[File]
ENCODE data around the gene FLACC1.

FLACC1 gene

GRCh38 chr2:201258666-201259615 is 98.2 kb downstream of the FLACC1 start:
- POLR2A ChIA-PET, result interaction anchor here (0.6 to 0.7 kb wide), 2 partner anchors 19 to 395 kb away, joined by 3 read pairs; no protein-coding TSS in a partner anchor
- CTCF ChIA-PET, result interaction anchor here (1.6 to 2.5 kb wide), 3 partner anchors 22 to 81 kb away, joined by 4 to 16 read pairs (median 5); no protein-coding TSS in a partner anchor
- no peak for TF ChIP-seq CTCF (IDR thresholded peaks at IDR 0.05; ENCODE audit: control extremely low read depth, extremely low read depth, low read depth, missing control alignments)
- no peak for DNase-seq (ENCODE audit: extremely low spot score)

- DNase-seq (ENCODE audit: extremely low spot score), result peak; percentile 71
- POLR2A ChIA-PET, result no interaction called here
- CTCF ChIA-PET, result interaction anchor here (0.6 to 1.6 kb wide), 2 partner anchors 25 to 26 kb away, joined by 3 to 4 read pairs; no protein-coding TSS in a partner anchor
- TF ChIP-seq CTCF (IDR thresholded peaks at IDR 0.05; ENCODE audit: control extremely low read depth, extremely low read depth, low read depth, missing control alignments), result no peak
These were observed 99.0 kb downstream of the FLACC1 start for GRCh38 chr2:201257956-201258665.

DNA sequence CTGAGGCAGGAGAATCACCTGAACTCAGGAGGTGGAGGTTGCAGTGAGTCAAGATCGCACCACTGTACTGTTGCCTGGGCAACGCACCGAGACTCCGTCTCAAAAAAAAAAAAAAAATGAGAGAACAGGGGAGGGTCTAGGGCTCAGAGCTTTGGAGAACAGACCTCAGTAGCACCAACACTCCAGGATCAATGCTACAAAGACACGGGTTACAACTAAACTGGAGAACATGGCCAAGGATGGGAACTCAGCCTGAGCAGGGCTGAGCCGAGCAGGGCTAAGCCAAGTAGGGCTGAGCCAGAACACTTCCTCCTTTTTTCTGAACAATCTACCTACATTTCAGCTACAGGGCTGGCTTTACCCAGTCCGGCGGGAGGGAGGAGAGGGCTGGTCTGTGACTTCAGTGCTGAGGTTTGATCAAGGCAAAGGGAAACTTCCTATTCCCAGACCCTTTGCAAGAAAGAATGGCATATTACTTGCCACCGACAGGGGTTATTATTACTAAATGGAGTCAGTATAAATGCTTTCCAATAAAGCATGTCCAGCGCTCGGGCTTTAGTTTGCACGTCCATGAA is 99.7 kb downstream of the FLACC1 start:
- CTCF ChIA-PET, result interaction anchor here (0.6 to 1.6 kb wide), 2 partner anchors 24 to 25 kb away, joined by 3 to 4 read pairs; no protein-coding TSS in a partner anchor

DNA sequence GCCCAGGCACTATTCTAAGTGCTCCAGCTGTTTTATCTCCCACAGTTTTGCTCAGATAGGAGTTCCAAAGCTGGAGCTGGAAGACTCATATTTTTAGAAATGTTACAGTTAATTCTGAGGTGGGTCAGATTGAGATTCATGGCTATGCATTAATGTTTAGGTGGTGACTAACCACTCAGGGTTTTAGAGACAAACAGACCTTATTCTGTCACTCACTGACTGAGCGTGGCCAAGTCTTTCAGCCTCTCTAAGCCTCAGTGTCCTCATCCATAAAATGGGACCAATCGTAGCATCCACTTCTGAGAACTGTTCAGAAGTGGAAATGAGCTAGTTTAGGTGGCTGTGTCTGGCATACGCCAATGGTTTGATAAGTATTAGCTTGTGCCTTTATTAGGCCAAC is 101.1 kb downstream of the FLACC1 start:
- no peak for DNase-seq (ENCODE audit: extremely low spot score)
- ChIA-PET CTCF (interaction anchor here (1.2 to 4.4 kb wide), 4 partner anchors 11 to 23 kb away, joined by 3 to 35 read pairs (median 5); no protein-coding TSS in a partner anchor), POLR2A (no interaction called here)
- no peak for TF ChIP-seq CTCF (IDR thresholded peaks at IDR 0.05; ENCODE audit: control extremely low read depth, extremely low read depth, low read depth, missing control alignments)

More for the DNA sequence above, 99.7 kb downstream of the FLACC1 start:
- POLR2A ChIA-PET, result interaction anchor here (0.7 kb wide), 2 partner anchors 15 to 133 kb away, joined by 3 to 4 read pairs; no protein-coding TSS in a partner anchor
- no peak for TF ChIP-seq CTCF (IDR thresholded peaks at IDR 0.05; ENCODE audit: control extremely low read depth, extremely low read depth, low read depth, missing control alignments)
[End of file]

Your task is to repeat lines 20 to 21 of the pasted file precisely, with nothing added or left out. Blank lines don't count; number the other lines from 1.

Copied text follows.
- POLR2A ChIA-PET, result interaction anchor here (0.7 kb wide), 2 partner anchors 15 to 133 kb away, joined by 3 to 4 read pairs; no protein-coding TSS in a partner anchor
- no peak for TF ChIP-seq CTCF (IDR thresholded peaks at IDR 0.05; ENCODE audit: control extremely low read depth, extremely low read depth, low read depth, missing control alignments)